First, the CFPB regulations would prohibit providers from using a pre-dispute arbitration agreement to block consumer class actions in court and would require providers to insert language into their arbitration agreements reflecting this limitation.[8]  This proposed rule stems from the CFPB’s findings in its Study – in particular, that “individual dispute resolution mechanisms are an insufficient means of enforcing consumer financial laws and contracts; public enforcement cannot be relied upon to fully and effectively enforce all of these laws and private contracts; and class actions, when not blocked by arbitration agreements, provide a valuable complement to public enforcement and a means of providing substantial relief to consumers.”[9]  Thus, the CFPB concluded that precluding providers from blocking class actions through the use of arbitration agreements would better enable consumers to enforce their rights and obtain redress, and that the potential of class action liability would potentially deter illegal conduct and encourage investment in compliance.[10]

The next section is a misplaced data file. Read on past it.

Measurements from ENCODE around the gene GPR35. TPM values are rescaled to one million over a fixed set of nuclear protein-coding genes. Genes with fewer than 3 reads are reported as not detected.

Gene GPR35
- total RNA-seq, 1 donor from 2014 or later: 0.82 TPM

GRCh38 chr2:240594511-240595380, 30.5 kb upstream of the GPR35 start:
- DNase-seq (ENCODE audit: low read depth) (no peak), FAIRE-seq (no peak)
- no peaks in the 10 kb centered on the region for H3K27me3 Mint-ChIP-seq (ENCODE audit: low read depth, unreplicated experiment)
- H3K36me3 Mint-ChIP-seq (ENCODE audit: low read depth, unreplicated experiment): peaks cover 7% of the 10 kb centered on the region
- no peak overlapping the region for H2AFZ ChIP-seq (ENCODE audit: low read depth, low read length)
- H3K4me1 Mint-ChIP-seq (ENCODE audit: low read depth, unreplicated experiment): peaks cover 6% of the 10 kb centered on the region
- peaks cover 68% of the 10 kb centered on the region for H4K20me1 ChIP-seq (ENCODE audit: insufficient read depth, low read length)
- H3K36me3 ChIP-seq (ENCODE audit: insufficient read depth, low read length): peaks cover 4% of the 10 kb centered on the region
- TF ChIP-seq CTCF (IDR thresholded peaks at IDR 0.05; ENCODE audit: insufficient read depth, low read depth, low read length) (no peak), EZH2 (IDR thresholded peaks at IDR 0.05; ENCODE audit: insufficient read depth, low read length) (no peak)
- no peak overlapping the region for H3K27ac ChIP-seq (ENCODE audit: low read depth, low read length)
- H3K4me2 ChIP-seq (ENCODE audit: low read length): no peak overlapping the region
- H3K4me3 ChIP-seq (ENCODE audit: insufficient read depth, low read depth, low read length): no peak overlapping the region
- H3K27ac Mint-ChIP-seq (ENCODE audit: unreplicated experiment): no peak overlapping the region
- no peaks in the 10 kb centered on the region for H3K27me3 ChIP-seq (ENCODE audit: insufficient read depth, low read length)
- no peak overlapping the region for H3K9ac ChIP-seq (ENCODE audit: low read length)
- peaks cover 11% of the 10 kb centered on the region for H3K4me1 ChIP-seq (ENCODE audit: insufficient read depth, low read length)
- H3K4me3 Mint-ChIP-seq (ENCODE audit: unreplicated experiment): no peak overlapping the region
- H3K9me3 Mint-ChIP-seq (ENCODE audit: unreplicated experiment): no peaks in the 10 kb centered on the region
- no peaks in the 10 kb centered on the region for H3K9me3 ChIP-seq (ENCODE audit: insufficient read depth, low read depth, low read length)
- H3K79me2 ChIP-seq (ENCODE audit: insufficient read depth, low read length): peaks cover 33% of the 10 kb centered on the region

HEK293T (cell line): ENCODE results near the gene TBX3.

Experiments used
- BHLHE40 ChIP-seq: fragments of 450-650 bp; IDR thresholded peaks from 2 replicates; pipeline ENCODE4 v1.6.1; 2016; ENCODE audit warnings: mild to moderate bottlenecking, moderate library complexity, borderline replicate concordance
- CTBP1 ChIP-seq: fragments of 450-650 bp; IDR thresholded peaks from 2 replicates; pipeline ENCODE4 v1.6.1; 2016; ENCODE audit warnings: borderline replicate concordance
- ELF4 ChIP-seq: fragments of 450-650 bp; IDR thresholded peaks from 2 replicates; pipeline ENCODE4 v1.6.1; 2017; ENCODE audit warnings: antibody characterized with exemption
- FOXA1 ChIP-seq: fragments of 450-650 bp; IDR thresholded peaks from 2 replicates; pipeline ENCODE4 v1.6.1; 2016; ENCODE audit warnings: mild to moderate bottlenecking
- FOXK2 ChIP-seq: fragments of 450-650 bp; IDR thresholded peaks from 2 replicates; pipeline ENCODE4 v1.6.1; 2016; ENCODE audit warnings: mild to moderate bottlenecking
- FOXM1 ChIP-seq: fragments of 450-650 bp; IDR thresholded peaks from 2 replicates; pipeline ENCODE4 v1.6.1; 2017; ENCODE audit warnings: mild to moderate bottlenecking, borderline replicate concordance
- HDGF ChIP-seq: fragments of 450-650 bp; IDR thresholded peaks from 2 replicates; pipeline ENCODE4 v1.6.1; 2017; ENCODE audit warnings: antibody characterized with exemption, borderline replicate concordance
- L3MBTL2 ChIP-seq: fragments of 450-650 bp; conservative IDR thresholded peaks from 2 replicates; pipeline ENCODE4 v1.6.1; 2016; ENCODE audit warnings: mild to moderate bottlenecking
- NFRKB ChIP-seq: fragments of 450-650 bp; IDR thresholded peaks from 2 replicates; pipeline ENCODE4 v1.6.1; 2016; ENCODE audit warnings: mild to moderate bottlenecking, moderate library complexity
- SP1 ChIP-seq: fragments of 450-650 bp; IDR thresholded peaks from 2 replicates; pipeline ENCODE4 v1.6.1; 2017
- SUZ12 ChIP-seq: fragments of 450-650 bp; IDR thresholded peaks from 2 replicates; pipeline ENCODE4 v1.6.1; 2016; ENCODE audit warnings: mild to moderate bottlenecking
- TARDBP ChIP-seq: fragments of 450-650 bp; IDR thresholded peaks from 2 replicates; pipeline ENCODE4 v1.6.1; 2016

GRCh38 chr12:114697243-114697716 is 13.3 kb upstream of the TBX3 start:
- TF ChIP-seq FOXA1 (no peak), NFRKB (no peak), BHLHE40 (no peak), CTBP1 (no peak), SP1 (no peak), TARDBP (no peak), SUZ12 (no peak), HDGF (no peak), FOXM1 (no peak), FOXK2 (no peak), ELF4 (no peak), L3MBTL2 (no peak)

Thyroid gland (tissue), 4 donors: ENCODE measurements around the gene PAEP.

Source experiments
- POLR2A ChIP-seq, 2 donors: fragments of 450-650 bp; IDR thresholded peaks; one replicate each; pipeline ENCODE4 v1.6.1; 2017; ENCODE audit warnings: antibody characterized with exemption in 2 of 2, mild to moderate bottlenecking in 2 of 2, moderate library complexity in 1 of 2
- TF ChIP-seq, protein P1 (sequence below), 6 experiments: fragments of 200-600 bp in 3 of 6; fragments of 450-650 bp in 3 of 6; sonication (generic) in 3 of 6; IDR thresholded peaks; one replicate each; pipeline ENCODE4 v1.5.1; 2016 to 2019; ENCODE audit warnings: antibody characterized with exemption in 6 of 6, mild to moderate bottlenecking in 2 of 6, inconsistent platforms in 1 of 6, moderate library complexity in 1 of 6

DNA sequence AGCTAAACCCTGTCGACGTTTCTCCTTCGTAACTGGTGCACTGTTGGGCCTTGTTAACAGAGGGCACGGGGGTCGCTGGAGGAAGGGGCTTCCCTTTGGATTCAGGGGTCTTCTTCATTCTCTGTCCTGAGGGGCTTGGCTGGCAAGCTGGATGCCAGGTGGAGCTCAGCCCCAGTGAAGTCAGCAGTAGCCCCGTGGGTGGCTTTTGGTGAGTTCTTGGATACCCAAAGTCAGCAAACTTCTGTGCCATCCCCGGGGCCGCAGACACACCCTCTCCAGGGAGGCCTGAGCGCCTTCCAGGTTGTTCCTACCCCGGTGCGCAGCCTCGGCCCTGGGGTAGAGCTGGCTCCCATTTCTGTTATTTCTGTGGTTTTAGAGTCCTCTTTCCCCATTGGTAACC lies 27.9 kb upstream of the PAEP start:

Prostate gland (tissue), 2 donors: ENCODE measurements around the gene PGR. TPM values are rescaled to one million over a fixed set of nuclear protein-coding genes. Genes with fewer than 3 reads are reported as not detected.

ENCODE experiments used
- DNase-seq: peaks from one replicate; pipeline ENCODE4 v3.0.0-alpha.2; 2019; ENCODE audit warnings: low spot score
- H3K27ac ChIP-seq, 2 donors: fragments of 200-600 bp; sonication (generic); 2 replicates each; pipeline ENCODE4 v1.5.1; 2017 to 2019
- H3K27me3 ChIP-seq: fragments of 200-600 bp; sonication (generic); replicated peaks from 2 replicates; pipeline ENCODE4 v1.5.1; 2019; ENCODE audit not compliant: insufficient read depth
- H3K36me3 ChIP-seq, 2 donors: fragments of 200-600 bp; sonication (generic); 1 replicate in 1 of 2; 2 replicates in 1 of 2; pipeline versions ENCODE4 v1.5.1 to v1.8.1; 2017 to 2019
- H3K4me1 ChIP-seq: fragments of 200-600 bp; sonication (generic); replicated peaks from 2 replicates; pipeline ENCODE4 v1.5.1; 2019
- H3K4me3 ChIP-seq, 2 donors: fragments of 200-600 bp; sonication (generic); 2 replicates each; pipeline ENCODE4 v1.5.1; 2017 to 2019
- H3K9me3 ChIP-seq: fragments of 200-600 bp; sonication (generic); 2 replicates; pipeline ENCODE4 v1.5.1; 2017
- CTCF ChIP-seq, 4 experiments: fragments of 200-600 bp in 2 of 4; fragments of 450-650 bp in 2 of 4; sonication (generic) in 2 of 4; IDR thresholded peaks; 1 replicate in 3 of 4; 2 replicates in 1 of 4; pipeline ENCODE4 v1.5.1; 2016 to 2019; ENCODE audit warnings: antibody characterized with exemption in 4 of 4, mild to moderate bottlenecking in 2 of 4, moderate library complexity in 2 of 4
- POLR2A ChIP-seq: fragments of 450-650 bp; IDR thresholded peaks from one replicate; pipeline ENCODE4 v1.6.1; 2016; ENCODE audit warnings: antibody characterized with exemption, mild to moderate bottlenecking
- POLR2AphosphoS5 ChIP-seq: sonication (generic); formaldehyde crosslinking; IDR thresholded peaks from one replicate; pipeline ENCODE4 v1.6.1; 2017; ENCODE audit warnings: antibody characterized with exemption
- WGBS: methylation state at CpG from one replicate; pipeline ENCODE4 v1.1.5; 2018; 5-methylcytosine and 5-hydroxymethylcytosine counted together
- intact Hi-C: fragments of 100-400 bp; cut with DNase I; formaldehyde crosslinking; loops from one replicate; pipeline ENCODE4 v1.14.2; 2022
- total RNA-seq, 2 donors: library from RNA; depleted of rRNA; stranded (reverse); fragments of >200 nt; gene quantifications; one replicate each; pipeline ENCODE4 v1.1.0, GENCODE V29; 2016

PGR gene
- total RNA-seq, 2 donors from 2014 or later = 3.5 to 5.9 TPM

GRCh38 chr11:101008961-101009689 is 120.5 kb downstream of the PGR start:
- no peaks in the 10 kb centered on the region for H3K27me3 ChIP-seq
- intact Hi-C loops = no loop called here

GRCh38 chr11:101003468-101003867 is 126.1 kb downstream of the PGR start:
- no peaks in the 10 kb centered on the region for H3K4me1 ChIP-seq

Second, the regulations would require providers using pre-dispute arbitration agreements to submit to the CFPB certain records relating to arbitral proceedings, including the claim, the arbitration agreement, the award, and certain communications with the arbitrator and administrator.[11]  The CFPB plans to use this information to monitor arbitral proceedings to determine whether there are developments that raise consumer protection concerns warranting further action.[12]  In addition, the materials will be published, in some form, on the CFPB website, with redactions or aggregation as necessary.[13]